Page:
Planning an Effective Evacuation Procedure

Monday, February 9, 2015

Fire. Bomb threat. Serious storm. If your employees were faced with one of these situations, would they know what to do? Knowledge and confidence are critical for employees to escape your building safely. There are two steps for a good evacuation program: planning and practice. The following is a checklist for planning an effective evacuation procedure.

  • Consider the specific needs of your building and your occupants. Make the plan clear and concise.
  • Review the plan and walk through the exit procedures to make sure that everyone knows what to do. Modify the plan as the work environment changes.
  • Have a regular maintenance schedule for fire alarms or other communication systems used to trigger evacuation.
  • Post exit diagrams (plans) in each building and on each floor.
  • Post emergency phone numbers near every phone.
  • Always use the stairways to exit multistory buildings. Never use an elevator. Do not allow stairwells to be used for storage.
  • Require everyone to recognize and respond immediately to the sound of the fire alarm. Immediate response is vital for a quick, orderly evacuation.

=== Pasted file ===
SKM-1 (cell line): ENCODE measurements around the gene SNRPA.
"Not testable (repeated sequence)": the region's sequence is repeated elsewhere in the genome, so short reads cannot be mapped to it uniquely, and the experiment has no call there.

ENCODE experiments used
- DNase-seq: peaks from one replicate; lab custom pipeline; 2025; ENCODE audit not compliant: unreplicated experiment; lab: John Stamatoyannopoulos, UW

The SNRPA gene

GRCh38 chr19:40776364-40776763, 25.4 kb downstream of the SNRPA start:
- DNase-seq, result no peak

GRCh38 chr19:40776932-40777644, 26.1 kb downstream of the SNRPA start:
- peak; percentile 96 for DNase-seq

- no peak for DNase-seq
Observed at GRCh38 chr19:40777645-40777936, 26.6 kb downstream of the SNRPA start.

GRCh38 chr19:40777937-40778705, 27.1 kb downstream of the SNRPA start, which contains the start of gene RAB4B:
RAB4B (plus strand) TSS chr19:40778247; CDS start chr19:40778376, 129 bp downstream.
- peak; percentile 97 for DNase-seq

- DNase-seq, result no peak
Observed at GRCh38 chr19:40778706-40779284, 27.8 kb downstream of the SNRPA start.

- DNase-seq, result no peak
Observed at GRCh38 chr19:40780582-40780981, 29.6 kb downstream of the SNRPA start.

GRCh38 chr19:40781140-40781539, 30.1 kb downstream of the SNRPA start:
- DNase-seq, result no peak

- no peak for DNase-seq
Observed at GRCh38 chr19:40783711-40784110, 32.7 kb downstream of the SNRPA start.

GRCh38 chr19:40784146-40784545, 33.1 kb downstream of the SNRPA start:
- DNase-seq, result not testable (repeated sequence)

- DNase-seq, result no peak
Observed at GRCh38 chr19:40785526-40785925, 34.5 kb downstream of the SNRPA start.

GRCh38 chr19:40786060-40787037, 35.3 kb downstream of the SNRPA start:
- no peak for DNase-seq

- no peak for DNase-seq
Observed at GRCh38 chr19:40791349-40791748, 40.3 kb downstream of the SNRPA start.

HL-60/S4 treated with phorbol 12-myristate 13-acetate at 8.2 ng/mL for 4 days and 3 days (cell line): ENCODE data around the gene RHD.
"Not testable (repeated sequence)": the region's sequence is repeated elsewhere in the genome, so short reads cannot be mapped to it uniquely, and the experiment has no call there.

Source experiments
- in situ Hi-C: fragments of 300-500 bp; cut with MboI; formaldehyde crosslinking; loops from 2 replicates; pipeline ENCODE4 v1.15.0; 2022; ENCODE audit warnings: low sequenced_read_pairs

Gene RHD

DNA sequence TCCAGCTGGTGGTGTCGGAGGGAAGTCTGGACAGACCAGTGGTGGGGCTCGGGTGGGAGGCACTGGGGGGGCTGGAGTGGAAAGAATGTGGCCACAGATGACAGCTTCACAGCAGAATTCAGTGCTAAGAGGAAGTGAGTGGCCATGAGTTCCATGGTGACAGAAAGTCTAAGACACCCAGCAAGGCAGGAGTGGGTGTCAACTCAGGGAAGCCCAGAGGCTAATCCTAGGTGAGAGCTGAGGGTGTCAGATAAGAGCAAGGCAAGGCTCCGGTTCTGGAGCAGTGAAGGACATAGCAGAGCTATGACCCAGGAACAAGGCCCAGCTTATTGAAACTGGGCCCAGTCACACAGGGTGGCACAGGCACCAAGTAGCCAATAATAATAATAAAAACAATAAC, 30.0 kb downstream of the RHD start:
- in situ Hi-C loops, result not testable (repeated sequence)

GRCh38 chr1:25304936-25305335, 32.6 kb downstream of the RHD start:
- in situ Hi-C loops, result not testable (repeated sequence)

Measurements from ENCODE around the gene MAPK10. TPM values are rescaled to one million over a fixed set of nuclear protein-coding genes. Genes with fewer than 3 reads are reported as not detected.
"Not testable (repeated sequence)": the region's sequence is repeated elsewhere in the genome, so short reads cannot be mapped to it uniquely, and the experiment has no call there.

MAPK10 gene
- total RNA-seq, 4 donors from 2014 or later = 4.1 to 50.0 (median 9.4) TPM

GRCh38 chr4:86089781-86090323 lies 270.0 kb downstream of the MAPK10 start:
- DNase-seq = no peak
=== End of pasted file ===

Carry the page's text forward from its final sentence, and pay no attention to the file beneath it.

• Consider people with special needs or disabilities.
  • Plan for two exits out of every area in case the primary exit is blocked by smoke or fire.
  • Select a safe meeting place outside.
  • Designate certain employees with the responsibility of accounting for all employees following an evacuation.
  • Train employees on your evacuation plan, safe procedures and the location of the alarm and fire extinguishers.

Practice Makes Perfect

After planning, practice periodically throughout the year to make sure everyone knows what to do. Remember, the element of surprise adds essential realism to evacuation drills; however, to reduce the heightened amount of stress employees are feeling following recent terrorist attacks, you may want to make upcoming drills announced. The following is a checklist for conducting evacuation drills:


  • Coordinate arrangements for drills with the local fire department.
  • Appoint someone to monitor the drill. This person will sound the alarm and measure how long complete evacuation takes. To practice the second way out, the monitor holds up signs reading “smoke” or “exit blocked by fire.”
  • Take a head count at the designated meeting place(s) to account for everyone’s participation and a safe evacuation.
  • After the drill, gather everyone together to discuss any questions or problems that occurred.